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Re: tiny-armed theropods

2011/10/8 Jaime Headden <qi_leong@hotmail.com>:
>   Understand that I am making an assumption here that the oversized skull and 
> neck of a tyrannosaur is not as "massive" as may be assumed. That is, the 
> skull and neck are very pneumatic, and in many cases, the additional volume 
> of the skull from, say, a similar-sized carnosaur is likely to be filled with 
> air and muscle, on top of the wide throat and vaulted palate. One may then 
> consider than the "massiveness" of the skull in some taxa is over-exaggerated 
> and that the balancing effect made up for by the reduced limbs is not 
> substantial at all.

By more massive I was thinking of a structure with more mass. Large
skulled theropods are pneumatic yes, but theropods with relatively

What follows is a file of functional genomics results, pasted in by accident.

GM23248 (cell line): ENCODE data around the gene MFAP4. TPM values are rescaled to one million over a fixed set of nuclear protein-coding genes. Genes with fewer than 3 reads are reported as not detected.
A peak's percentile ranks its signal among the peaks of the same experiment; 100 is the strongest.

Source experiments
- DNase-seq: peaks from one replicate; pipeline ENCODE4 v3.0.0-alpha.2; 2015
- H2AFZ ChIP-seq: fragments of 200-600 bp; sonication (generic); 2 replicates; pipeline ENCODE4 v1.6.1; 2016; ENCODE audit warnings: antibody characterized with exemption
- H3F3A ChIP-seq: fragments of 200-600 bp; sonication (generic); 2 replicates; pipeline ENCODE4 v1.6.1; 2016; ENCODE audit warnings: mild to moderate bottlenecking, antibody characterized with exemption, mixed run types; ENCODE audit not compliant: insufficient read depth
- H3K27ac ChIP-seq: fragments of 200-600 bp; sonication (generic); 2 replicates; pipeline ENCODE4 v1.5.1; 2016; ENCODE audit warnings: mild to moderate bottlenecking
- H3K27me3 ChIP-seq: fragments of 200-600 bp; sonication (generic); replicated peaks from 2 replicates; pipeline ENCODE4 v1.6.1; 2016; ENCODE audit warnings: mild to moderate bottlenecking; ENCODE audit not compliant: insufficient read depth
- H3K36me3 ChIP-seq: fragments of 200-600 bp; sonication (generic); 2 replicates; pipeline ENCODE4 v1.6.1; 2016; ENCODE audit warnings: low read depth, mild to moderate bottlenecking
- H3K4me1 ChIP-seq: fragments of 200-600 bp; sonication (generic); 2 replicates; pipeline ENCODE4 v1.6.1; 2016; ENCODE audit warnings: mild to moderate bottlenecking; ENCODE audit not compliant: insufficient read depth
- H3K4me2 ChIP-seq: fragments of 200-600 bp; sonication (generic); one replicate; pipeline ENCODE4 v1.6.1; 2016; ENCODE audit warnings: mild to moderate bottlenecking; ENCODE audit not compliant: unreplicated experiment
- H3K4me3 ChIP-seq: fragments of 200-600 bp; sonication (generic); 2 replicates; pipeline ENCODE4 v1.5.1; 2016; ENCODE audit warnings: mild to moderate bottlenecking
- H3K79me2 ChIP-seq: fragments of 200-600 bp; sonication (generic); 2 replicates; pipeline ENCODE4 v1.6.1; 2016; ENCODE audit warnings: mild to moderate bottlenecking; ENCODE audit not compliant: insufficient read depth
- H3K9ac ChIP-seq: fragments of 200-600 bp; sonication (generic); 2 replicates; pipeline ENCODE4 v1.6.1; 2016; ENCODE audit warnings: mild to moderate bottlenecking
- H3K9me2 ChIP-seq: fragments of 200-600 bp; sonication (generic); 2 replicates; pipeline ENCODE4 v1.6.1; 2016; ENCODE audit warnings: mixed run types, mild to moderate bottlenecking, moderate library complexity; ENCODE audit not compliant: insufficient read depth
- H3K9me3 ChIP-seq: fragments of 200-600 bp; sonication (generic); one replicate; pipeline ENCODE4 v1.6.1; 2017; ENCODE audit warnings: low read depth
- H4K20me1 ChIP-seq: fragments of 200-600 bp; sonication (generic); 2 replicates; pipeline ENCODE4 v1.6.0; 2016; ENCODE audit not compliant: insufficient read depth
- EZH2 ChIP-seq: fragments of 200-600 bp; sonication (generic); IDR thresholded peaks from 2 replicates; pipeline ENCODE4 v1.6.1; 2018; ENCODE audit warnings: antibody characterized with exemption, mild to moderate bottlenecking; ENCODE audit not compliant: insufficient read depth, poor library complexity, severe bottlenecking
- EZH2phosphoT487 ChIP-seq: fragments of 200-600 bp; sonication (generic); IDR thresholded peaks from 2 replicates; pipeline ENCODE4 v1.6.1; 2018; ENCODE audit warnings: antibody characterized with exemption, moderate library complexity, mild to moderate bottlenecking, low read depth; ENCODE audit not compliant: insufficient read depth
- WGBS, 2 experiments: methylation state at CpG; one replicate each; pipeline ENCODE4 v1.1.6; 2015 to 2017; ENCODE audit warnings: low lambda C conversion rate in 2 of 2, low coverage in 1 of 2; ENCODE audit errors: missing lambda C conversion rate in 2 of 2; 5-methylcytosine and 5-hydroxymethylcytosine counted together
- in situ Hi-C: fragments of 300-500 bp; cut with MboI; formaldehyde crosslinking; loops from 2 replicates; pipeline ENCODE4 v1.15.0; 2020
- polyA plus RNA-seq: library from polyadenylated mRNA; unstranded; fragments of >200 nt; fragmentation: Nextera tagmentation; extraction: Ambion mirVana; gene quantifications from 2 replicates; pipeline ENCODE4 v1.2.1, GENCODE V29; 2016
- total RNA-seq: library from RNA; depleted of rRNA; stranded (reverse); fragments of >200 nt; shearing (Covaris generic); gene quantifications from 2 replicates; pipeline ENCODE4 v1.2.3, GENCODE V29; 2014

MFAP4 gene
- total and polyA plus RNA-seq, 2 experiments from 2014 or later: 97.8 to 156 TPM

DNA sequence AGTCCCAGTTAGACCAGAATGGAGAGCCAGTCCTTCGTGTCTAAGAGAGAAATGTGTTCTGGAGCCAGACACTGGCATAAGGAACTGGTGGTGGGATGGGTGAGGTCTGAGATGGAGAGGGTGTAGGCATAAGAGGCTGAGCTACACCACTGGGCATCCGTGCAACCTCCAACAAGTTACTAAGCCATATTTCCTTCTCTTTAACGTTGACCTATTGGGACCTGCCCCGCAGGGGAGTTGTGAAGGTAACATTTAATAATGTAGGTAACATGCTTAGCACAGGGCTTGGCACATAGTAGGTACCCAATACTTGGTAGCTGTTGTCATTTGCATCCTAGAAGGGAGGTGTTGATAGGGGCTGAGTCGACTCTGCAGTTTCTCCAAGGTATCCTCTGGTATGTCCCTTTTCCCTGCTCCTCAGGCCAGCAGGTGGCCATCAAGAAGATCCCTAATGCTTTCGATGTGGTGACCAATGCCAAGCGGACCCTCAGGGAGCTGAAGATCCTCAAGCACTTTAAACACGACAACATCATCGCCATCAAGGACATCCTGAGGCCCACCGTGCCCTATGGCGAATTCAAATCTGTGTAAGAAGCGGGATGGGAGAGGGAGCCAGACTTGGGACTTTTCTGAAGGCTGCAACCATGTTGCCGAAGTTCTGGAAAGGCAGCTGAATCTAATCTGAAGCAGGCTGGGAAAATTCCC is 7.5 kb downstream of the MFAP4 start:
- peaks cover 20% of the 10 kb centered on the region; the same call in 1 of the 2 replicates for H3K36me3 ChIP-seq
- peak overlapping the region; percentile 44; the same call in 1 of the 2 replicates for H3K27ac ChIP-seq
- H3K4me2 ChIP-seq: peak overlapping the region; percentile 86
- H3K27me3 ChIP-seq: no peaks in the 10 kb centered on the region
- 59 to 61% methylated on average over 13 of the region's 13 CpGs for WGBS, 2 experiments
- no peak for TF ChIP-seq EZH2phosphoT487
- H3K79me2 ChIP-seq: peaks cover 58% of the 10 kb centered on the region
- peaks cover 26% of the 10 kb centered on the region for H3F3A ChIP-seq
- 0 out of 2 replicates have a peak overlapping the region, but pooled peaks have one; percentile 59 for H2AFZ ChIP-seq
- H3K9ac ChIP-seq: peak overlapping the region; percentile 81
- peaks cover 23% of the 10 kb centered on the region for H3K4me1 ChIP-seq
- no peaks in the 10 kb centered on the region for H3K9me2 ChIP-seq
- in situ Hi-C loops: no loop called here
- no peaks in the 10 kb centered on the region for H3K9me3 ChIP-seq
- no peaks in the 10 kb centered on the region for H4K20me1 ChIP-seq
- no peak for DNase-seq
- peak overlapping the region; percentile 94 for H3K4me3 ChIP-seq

smaller skulls are also pneumatic, so an increase in volume may imply
an increase in mass (even if taxa with large heads are proportionally
more pneumatic than the others). Of course, a similar mass or even a
decrease in mass if pneumatization is enough are also possible, but I
do not see it much likely. My point is that whether or not the head
increases in mass (and thus weight), in response to some functional
selective pressure, that does not contradict selection of weight
decrease in less useful organs. For these are hypothesized as two
different selective pressures, regardless of the possibility that one
can influence on the strenght of the other by oppossing it.
Contradiction between selective pressures may be explain, for example,
that although pelagic animals generally have lighter bone, and turtle
Archelon much lightens its carapace with fontanelles, it has yet a
proportionally enormous head, probably out of some selective reason,
if not just an allometric one. Not advocating weight reduction is due
to weight problems, just want to point out that is a logical
possibility. Other is that the limbs, if useless, consume resources,
during development and maintenance, which would be directed to more
useful structures.